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Governor John Langdon House

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1783–1786, Daniel Hart and Michael Whidden III. 143 Pleasant St.

Building his house at the end of the Revolution when New Hampshire’s economy was depressed, merchant John Langdon (1741–1819) used wealth gained through wartime privateering to employ some of Portsmouth’s best craftsmen, several of whom had recently served in the war. The “draft” of the house was drawn by joiner Daniel Hart (1741–1791), assisted by Michael Whidden III (c. 1730–1818), who had earlier built the Moffatt-Ladd House. As framed, the house had the general proportions common to many earlier hipped-roof houses of Piscataqua, but was embellished on the exterior by giant Corinthian pilasters at the front corners and by an elaborate portico suggested by Abraham Swan’s A Collection of Designs in Architecture (1757; reprinted in Philadelphia, 1775). Michael Whidden and Ebenezer Clifford (1746–1821) executed most of the interior joinery of the house. Carvers Ebenezer Dearing (1730–1791) and his son William (1759–1813) enriched both the exterior and interior with the most fully developed rococo carving known in New Hampshire. Chimneypiece designs in the northern parlor (which extends through the depth of the house) and the smaller sitting room on the south are derived from a combination of several plates from Abraham Swan’s The British Architect (1745; reprinted in Philadelphia, 1775). The balustrade, one of the most elaborate in the region, displays the characteristic Piscataqua triple-baluster pattern that was introduced by Bristol-trained turner John Mills (1692–1780) and here almost certainly executed by his son Richard (c. 1730–1800). A rear parlor in the house and the bedchamber above it were fully remodeled in the Greek Revival style following fire damage during the ownership of the property by the Reverend Charles Burroughs, rector of St. John’s Church. In the early twentieth century, Woodbury Langdon, a descendant of Governor John Langdon’s brother, Woodbury, employed the firm of McKim, Mead and White to remove an original kitchen wing and replace it with a larger addition that includes a formal dining room. This room is a close copy of a surviving octagonal chamber in the original Woodbury Langdon House (1793), which was later converted to the Rockingham Hotel, now condominiums. Outbuildings on the property include an original framed stable (1784), converted to a garage, and two brick dependencies at the sidewalk, of which the northernmost was finished as a Federal-era office.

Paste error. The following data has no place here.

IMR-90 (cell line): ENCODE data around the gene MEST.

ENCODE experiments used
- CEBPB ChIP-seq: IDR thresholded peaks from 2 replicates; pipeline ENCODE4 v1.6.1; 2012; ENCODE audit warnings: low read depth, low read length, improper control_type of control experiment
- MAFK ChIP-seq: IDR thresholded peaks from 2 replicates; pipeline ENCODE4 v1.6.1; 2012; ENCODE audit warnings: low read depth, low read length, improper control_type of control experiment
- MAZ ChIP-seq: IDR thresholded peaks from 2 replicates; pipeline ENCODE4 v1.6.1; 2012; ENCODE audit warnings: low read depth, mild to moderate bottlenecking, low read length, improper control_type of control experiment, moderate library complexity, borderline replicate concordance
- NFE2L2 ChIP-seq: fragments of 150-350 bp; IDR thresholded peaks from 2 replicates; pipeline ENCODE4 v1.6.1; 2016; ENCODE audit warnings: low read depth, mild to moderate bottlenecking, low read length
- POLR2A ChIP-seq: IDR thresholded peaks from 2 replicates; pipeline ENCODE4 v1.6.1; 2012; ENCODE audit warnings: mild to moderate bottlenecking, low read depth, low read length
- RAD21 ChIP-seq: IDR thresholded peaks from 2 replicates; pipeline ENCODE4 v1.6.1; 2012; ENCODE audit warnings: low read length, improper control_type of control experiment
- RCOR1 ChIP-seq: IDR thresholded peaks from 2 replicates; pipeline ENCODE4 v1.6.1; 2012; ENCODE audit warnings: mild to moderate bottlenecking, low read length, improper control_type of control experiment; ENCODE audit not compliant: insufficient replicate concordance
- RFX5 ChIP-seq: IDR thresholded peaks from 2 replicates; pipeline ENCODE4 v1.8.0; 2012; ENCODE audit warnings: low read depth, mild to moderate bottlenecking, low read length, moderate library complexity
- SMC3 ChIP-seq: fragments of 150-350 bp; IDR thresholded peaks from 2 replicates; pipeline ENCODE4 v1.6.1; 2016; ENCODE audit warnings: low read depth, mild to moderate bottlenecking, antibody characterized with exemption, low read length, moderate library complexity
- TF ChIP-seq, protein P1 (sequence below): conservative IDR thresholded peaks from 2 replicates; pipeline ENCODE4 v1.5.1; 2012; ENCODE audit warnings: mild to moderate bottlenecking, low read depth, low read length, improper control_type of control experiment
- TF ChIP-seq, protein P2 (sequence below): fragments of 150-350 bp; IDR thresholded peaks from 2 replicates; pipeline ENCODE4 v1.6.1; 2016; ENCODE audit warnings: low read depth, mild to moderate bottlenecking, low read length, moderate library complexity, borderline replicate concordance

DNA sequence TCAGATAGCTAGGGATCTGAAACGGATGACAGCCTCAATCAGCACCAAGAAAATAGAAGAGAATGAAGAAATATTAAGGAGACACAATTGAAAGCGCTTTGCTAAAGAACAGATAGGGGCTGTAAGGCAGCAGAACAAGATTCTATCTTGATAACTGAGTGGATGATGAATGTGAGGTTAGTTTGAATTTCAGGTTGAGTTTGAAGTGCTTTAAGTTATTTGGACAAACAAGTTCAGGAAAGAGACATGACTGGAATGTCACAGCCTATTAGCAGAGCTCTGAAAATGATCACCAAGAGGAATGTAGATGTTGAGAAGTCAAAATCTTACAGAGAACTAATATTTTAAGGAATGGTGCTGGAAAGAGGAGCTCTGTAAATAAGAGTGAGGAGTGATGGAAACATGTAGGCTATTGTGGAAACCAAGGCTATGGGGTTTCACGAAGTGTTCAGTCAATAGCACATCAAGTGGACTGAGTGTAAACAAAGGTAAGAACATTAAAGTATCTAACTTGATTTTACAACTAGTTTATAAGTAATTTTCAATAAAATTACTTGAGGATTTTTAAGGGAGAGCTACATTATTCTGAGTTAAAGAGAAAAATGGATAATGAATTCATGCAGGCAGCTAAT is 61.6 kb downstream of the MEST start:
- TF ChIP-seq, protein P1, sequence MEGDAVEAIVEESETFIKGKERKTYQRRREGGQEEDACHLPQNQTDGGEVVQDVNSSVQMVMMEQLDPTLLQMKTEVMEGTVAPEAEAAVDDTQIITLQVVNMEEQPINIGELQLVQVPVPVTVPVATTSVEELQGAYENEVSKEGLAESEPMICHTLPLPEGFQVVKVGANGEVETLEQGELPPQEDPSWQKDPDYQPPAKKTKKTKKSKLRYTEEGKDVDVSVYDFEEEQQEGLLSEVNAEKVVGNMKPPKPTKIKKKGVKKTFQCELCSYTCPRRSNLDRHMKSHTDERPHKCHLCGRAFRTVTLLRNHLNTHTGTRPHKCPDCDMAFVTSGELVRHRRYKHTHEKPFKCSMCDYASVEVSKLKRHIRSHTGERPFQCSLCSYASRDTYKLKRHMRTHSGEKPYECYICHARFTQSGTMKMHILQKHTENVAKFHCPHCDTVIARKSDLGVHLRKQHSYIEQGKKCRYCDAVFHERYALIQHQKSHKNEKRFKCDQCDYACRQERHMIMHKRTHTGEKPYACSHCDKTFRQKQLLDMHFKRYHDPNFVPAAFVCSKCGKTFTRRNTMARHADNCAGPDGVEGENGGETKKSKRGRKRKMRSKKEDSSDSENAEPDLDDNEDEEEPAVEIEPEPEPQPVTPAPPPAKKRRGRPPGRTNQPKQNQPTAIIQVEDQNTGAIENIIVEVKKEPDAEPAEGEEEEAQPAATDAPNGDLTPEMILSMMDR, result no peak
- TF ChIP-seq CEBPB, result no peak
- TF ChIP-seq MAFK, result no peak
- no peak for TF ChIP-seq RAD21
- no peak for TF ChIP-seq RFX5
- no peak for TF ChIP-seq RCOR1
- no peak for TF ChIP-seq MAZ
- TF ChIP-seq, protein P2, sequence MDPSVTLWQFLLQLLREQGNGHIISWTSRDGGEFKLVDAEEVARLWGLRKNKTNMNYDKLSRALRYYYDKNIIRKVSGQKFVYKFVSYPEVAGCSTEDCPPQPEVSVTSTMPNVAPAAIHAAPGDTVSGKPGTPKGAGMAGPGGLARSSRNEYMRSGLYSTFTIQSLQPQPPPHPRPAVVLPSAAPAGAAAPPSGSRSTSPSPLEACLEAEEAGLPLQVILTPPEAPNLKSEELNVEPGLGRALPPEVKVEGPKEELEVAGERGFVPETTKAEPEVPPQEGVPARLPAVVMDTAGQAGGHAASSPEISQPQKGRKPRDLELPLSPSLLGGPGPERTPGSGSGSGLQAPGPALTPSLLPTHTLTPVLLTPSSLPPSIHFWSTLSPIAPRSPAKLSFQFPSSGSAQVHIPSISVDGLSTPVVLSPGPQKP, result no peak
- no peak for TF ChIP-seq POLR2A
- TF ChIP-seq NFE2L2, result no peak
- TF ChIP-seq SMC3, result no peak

Writing Credits

Author: 
James L. Garvin
Coordinator: 
Bryant F. Tolles Jr. and James L. Garvin

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